Western Wildlands

Our Public Lands

Rattlesnake National Recreation Area & Wilderness

The Rattlesnake National Recreation Area and Wilderness is a 60,000-acre wilderness complex to Missoula's north. The developed trails welcome a variety of hiking, backpacking, horseback riding, and bicycling opportunities.


Bob Marshall Wilderness Complex

The Bob Marshall Wilderness Complex is an administrated unit of the Flathead National Forest, the Lewis and Clark National Forest, Lolo National Forest, and the Helena National Forest. The United States Congress designated the Bob Marshall Wilderness Area as part of the original Wilderness Act of 1964 and it now encompasses over 1.5 million acres. Within this complex are three wildernesses: Bob Marshall, Scapegoat, and Great Bear.


Blackfoot River Corridor

Classic trout habitat and incredible scenery make the lower stretch of the Blackfoot River one of the most popular rivers in Montana. Fly fishing, camping, swimming, rafting, or relaxing are some of the things you may enjoy along the Blackfoot Corridor. The Corridor is a partnership between landowners, the Montana Department of Fish, Wildlife & Parks and the Bureau of Land Management, who all work together to provide protection of the natural resources and private property and provide public safety along the 26-mile stretch of river.


Clark Fork River

The river is named for William Clark during the expedition’s 1806 return trip from the Pacific Ocean. The Clark Fork River is well known for its diversity and the abundant variety of recreational opportunities it offers. Boating, swimming, fishing, kayaking, and skiing are just a few of the popular past times enjoyed by residents and visitors alike. And there’s nothing wrong with sitting back on a quiet evening and enjoying a beautiful sunset!



Selway-Bitterroot Wilderness

The third largest Wilderness in the Lower 48, it’s only separated by the 600 foot wide Nez Perce Trail from the Frank Church-River of No Return Wilderness. Except for the high crest of the Bitterroot Mountains, the area is dominated by ridges broken with raw granite peaks. Below the ridges are deep canyons covered with thick coniferous forest. Hidden low valleys are rich with old-growth cedar, fir, and spruce, with ponderosa pine dominating open grassy slopes along the rivers. Few people visit the remote areas in the wilderness, which makes it all the more appealing for the Selway elk herd, deer, moose, black bears, mountain lions, and wolves.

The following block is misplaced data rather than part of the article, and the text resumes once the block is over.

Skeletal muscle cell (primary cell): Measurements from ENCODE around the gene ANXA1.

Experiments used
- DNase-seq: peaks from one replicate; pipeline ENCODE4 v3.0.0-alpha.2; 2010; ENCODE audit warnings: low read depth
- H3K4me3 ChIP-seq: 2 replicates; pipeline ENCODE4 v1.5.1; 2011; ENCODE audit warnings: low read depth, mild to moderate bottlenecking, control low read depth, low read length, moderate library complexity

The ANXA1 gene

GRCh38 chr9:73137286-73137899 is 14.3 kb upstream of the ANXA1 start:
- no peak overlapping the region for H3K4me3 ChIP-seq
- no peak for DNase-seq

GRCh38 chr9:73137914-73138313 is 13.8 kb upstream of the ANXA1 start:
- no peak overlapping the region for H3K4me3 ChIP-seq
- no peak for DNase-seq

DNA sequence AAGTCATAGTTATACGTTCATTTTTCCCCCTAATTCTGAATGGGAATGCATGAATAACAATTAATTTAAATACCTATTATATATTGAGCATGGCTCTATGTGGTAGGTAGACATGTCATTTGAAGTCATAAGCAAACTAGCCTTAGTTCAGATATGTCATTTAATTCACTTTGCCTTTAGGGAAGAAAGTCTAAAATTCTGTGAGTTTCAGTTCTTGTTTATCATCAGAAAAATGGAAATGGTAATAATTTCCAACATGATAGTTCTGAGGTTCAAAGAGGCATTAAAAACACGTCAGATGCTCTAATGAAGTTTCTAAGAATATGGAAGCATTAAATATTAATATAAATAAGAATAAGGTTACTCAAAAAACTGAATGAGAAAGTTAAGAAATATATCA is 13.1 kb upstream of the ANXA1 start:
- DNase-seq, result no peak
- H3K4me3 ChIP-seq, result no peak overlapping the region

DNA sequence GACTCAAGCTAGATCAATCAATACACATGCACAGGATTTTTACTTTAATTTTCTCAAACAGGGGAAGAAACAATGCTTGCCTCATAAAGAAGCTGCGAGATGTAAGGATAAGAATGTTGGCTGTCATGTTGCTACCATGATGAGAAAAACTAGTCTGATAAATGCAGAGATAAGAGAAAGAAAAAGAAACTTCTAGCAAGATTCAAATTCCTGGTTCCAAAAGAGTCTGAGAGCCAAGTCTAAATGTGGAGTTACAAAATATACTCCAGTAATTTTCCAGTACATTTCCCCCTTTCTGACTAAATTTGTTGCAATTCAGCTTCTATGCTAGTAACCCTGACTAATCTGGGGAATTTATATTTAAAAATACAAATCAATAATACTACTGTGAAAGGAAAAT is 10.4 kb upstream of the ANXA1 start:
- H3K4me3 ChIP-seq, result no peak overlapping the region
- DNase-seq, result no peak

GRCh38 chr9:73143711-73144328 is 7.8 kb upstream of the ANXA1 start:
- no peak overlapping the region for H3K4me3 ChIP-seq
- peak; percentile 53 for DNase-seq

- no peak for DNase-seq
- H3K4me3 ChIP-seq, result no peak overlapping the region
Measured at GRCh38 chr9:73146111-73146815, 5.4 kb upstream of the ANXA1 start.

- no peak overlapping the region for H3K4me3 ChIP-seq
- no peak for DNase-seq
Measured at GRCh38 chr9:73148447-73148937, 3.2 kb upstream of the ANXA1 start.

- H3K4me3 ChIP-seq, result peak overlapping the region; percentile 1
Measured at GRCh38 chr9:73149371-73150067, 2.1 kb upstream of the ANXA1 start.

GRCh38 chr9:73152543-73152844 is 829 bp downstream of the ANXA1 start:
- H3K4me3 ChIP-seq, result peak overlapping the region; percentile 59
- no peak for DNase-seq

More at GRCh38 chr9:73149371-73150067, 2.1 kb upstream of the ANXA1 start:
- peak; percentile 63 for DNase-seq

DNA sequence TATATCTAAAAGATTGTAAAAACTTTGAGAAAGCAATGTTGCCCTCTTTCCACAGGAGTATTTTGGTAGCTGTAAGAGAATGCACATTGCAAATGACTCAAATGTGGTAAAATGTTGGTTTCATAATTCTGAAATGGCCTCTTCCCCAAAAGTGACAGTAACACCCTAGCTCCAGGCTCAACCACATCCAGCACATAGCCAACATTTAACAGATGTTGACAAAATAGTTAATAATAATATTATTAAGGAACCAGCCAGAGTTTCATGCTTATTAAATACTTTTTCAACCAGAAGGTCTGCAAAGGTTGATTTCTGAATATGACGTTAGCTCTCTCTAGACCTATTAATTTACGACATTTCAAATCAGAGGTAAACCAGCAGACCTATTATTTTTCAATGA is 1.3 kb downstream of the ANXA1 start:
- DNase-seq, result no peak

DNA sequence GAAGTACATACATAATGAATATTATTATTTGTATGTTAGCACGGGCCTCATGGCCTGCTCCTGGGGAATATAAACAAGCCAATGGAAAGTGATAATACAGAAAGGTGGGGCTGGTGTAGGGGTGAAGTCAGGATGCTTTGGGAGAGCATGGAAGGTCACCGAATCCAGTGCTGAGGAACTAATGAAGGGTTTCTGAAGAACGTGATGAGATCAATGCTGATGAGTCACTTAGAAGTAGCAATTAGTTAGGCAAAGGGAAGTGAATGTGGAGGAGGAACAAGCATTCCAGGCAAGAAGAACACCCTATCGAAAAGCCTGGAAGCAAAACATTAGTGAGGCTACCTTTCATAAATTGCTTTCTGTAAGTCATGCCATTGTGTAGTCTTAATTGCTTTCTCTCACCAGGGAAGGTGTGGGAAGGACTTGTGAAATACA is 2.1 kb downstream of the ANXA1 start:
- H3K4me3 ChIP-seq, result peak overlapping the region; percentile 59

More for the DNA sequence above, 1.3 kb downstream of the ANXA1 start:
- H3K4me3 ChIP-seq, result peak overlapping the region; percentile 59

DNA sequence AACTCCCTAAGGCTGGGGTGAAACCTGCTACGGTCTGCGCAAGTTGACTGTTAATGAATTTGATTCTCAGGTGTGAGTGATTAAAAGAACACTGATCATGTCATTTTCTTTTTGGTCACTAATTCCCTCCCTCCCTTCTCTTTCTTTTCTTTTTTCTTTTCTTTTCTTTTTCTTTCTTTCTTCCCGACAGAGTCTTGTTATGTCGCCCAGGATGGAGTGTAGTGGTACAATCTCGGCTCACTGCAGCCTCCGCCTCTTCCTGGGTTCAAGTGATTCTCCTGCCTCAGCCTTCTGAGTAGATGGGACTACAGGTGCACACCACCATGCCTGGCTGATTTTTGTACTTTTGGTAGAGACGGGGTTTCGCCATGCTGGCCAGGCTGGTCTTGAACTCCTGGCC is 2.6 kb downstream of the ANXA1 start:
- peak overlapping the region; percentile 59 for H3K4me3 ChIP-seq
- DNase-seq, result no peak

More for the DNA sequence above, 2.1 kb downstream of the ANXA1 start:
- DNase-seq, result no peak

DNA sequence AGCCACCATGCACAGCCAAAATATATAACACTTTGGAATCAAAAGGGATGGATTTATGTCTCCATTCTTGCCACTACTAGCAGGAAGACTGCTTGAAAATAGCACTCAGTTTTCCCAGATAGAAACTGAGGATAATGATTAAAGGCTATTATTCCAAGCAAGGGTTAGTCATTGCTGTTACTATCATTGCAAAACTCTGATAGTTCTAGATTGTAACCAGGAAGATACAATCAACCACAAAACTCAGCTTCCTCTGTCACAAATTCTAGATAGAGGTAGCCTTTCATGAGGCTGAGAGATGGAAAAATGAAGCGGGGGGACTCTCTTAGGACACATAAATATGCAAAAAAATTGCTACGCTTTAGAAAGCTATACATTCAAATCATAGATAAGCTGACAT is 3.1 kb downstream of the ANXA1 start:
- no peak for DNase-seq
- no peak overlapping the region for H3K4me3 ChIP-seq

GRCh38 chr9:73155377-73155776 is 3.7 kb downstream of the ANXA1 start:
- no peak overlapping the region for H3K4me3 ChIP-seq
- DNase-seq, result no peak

Garnet Ghost Town

This well preserved ghost town offers a glimpse of life in an 1890s gold mining camp. The visitor center, open daily from June through September, has information about the 19th century life there. Winter access is only by snowmobile or skiing. Rental cabins are available.


Garnet National Winter Recreational Trails

More than 100 miles of trails, including the 32-mile Garnet National Winter Recreation Trail, wind through this popular winter sports area. Trails are open for snowmobiling and cross-country skiing.


Mountain Biking Trails

Mountain biking miles of exhilarating trails or cruising around town, you'll quickly discover why Missoula has been dubbed a gold level bike-friendly city. On any given day, you may well see more bikes locked up than cars downtown. Missoula's bicycle system includes more than 20 miles of bike lanes and routes on major streets. Head ten minutes from the heart of downtown and you can put yourself on a scenic slope surrounded by nothing but nature.


Rattler Gulch Limestone Cliffs

This unique area is valued by outdoor enthusiasts for its geology. Easy access to the cliffs and its geologic features make it a popular destination for rock climbers.


Missoula Trail System

Missoula Parks and Recreation is proud to serve the citizens of Missoula with quality recreation programs, well-maintained parks and trails, and an abundance of open space lands. Missoula boasts more than 400 acres of city parkland, 20,000 park and boulevard trees, 22 miles of trails, and 3,300 acres of conservation lands.